I guess most of us never heard about Battambang, the second largest city of Cambodia, southwest from Siem Reap, northwest from Phnom Penh. The way to get there was really attractive to me, as since I travelled on the Mekong, slow boat trips became my favorites. Yep, you are right, I easily get motion sick, but somehow slow boats are okay, my body doesn’t resist. You can get a boat to Battambang, until the water level allows it. The boat first crosses Tonlé Sap, the huge lake of Cambodia, then cruises upriver till Battambang. The boat passes by floating villages and huge fishing nets. When the river gets narrower, the nets become smaller. There is a section, where the captain needs to be really skilled to get the boat through. In rainy season this is an easy and quick travel, takes about 3 hours. But in dry season the route is tricky, and they just guess the duration between 6 and 8 hours, maybe more.

Travelling by boat also good for meeting people. This is how I connected with the French Loreline and the Spanish Cézar. Loreline is on a 1 year sabbatical leave after spending years with the French cosmetics giant, L’Oreal. She ‘just’ travels three month and dedicates the rest of the time to find herself and the idea of what to do next. Communication in English with her sometimes turned into English classes, but still we had good conversation. It turned out soon, that we wouldn’t be good travel companions, as we have different priorities, different values and different budget. We started to plan the next day’s program together, including the Swiss Carmen, the German Nadia and an Austrian girl (sorry, I forgot your name!) bargaining with the only available tuk-tuk driver at 10 in the night. We tried to figure out what to see for how much, full day or half day. As you might know, I am really not good in bargaining. Plus I tend to think, that I feel when we push too much, and the energy is shifting till the conversation becomes bitter. And when we consider 4 dollars expensive for a half day long 40-50 km tuk-tuk drive, but spend 10 dollars on a 30 minute massage right after… well, this is not my style.

In order to spare some money, we squeezed 6 of us in a small tuk-tuk and visited Wat Banan, an Angkor era temple. It simply could’ve been one of the temples in the Angkor complex, except that it had some frangipani trees, cacti and was located on the top of a little hill, that is non-existent around Siem Reap. It was great to see that the temple was full of young locals. It is free for locals, and many of them decided to spend the free day of Chinese New Year here and the park around the temple.

Next we visited the Phnom Kdong Pagoda, though this is not too interesting. But it is located on a hill, that has many caves that were used as killing caves by the Pol Pot regime. They pushed people into the caves, most of them died immediately, other survived, but starved to death as there was no way out from the caves. A pile of skulls and bones are left as reminders on the horror.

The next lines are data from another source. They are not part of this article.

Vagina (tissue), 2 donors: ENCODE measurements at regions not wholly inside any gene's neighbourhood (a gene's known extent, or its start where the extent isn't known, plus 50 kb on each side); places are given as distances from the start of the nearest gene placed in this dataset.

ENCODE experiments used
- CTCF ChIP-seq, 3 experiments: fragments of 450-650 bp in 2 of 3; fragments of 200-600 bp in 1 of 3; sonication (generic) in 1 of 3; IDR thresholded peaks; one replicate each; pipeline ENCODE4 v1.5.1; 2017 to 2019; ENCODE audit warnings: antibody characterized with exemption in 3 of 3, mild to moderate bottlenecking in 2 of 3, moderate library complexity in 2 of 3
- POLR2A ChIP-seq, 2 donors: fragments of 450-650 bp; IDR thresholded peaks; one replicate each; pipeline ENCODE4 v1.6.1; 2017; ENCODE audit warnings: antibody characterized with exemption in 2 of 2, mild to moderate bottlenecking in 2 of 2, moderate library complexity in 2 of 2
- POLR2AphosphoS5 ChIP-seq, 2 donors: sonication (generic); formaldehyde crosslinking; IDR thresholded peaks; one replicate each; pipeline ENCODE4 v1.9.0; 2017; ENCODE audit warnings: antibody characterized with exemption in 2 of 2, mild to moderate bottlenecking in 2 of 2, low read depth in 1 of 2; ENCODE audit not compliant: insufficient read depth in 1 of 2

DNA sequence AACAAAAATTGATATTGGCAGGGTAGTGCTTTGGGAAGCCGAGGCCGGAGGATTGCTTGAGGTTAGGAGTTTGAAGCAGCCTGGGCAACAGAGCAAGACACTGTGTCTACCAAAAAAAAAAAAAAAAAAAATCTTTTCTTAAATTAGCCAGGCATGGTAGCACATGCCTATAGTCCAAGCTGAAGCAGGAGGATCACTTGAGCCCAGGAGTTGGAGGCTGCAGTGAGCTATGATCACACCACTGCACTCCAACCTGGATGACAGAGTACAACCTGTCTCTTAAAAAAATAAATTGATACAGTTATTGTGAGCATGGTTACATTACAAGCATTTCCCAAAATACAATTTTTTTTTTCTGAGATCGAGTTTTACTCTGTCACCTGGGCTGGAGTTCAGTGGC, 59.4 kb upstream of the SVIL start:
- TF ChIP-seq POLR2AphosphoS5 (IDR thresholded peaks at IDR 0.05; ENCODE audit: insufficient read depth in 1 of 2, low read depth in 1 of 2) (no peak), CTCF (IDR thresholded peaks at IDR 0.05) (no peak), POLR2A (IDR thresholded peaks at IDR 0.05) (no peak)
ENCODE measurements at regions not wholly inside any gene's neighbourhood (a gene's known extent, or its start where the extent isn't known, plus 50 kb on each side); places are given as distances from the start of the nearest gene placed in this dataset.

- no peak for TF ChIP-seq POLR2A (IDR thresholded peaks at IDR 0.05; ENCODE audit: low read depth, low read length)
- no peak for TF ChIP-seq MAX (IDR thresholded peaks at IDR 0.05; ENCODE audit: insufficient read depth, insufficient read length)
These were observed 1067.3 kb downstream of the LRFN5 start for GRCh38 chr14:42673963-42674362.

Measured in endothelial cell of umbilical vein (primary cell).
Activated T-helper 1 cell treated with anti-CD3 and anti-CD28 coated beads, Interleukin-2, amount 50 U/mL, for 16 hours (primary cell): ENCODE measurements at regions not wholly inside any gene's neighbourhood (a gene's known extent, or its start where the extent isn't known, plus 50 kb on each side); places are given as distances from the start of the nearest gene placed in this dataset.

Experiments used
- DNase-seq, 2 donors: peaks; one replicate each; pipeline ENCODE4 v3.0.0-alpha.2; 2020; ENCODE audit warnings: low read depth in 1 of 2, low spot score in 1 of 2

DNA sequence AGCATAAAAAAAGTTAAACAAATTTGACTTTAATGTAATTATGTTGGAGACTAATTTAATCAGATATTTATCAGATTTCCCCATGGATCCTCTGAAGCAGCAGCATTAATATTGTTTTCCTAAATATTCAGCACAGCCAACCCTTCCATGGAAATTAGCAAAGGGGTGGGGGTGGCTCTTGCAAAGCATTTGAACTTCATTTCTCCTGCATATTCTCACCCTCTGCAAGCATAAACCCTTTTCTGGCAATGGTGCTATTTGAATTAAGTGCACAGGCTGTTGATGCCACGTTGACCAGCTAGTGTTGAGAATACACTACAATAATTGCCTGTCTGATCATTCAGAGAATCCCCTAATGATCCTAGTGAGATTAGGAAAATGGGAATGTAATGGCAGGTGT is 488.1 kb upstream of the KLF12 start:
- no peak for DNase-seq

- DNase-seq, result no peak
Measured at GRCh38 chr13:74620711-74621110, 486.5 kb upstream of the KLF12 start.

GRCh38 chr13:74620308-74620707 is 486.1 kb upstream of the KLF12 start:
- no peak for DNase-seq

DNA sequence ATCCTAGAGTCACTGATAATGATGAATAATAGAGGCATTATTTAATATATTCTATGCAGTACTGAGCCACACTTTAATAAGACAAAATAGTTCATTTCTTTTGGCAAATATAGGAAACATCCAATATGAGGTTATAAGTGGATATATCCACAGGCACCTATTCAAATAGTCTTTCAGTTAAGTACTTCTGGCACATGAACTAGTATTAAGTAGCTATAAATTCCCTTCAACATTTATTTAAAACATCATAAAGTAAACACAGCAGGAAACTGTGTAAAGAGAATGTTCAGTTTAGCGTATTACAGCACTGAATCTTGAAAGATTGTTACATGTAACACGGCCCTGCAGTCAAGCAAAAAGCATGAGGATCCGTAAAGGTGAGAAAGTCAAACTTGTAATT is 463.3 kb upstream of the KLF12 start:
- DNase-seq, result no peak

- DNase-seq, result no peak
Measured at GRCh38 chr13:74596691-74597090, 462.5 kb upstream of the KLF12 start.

The same hill has some other caves, that attract many tourists around sunset. Millions of bats leave the caves for the night to hunt, and this takes about 15-20 minutes. This is simply magical. You can observe as the bats are flying around before disappearing in the surrounding jungle.

We only left when it started to be really dark and the number of bats leaving the caves became much less and the experience was less intense. It was so amazing, especially as our driver knew a hidden spot, where we shared this experience with only a few fellow travelers, instead of the hundreds of people at the well known spot. But since someone already marked the spot on, it won’t stay hidden for long.

There are many more attractions in the area, but what I was mostly interested in, were the art galleries. Battambang is actually a center of arts in Cambodia. Already before the era of the Khmer Rouge many artists started their career here, but most of them were executed or fled the country during the years of terror. But lately Battambang reinvented itself, and again there are many art initiatives around. One of the main driving forces is the Phare circus. I saw their show in Siem Reap, and as a regular visitor and fan of contemporary circus shows, I have to tell that they have a really great, good quality show on stage. It was entertaining, funny and as and extra, they showcase khmer social issues while using contemporary music.

Phare is an amazing center and gives back a lot to the local community. They teach circus arts, plus they have a huge variety of arts in their curriculum, teaching 1200 kids a day. (Per day, as many of the kids don’t come every day.) Most of the kids come from very poor families and this is the only chance they have for a better life. The education here is free and the kids also get free hot meals, in return they are expected to work hard and to be loyal. Most of them take this really seriously, train hard and some of them were even selected to the world famous Cirque du Soleil. Most of the income of the shows is returned to the training center, where they teach visual arts and music as well. They provide possibilities to the artists to have their art on display in galleries in Phnom Penh, Kampot and in Battambang.

I wanted to visit some of the galleries in Battambang, but most of them were closed due to the Chinese New Year. Actually half of the city appeared to be asleep… So I decided not to stay longer and move on, but I am glad, that I made a stop here.



  • Siem Reap – Battambang slow boat: 20-22 USD
  • Battambang pier to center by tuk-tuk: 2 USD per person
  • Wat Banan entrance fee: 2 USD
  • Phnom Kdong Pagoda and Killing Cave entrance fee: 1 USD
  • Phare circus show (Siem Reap): 18/28/38 USD